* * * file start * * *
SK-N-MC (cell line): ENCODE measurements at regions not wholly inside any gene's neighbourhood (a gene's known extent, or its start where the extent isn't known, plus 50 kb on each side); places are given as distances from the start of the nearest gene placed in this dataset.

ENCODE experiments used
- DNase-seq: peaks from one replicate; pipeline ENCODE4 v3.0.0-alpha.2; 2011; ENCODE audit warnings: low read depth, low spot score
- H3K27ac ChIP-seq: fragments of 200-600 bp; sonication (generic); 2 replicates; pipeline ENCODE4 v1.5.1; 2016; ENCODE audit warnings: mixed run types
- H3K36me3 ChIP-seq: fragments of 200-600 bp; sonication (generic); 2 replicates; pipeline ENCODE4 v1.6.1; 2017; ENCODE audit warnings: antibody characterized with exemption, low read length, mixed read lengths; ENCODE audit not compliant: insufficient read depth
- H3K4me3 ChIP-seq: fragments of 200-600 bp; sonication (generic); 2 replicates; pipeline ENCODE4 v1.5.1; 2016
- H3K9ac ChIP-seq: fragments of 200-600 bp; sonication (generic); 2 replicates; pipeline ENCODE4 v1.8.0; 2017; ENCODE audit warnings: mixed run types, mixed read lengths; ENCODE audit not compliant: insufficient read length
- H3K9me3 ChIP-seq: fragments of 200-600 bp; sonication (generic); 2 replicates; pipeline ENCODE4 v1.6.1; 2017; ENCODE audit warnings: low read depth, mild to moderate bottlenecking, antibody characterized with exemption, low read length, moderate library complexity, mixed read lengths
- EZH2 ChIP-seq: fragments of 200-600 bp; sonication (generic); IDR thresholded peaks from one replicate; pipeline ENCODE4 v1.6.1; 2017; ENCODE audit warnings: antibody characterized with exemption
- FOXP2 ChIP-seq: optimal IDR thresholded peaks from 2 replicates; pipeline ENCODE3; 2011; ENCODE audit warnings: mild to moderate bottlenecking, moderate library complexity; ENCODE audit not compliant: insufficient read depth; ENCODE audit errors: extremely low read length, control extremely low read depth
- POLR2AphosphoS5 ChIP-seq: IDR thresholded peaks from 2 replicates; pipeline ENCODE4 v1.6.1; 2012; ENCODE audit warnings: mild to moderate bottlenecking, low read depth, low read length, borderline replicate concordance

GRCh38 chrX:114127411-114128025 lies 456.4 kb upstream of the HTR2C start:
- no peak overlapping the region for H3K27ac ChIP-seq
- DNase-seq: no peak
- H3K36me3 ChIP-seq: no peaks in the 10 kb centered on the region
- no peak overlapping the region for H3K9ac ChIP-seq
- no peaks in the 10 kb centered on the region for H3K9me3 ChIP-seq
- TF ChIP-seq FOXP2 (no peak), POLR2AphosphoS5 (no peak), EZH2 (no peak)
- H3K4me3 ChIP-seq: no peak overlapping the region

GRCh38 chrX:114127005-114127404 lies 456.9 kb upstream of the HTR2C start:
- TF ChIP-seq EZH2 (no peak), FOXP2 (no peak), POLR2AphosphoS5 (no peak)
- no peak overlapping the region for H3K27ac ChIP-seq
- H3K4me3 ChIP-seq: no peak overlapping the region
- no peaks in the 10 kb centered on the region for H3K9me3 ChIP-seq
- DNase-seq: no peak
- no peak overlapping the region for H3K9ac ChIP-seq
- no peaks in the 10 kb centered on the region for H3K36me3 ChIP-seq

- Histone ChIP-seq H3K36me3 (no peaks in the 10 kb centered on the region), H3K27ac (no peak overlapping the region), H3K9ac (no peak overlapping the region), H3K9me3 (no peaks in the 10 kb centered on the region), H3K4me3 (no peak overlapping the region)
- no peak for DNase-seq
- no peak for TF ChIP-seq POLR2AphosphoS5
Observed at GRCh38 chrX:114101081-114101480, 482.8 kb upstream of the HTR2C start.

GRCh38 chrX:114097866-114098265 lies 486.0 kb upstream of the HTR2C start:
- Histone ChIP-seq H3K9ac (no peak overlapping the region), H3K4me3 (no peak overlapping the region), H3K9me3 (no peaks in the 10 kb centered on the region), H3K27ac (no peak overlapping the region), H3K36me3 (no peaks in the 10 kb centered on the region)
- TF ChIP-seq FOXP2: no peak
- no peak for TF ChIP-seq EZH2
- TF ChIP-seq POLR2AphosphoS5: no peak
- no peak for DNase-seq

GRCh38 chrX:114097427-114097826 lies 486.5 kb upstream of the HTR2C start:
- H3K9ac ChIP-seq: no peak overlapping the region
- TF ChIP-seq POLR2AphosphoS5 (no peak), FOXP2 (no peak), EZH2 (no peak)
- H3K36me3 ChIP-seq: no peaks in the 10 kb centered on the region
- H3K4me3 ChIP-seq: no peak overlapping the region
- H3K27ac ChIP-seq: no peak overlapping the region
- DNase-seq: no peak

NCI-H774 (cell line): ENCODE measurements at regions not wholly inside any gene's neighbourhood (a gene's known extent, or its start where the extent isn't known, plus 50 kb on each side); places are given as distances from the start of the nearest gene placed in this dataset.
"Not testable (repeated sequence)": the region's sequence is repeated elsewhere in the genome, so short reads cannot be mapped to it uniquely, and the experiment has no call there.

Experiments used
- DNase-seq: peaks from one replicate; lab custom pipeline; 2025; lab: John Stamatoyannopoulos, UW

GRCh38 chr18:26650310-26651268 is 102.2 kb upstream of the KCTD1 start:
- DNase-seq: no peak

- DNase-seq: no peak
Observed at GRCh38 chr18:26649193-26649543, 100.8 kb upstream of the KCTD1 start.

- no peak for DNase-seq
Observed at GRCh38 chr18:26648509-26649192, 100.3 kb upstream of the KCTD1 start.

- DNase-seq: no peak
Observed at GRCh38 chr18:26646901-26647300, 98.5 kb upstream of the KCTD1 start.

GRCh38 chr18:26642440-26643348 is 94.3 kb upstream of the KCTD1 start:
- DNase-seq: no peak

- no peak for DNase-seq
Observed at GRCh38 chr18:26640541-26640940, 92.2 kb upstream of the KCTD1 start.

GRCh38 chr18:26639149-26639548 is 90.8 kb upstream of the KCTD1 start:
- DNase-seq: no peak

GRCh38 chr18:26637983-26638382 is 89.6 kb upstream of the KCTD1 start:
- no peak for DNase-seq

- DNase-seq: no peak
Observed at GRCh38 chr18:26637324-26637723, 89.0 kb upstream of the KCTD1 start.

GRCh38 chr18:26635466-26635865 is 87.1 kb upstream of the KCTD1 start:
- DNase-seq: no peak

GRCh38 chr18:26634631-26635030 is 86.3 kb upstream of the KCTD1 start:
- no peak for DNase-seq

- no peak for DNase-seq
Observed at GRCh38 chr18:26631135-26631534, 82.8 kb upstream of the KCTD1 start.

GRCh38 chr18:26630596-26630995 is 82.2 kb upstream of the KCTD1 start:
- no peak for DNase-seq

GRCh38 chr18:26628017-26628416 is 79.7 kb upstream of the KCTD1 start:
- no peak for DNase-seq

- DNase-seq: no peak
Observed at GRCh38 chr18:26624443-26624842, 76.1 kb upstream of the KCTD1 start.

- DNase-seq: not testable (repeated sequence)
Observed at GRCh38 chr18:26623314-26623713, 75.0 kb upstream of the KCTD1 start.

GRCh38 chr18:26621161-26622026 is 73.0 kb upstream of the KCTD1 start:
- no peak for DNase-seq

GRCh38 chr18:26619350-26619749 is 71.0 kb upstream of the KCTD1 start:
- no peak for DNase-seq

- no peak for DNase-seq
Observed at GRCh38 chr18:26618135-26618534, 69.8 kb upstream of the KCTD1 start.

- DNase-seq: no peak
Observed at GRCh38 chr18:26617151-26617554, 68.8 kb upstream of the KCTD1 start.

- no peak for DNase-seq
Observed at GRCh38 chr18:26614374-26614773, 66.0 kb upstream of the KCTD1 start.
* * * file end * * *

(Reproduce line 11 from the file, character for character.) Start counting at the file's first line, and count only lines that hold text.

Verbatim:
- POLR2AphosphoS5 ChIP-seq: IDR thresholded peaks from 2 replicates; pipeline ENCODE4 v1.6.1; 2012; ENCODE audit warnings: mild to moderate bottlenecking, low read depth, low read length, borderline replicate concordance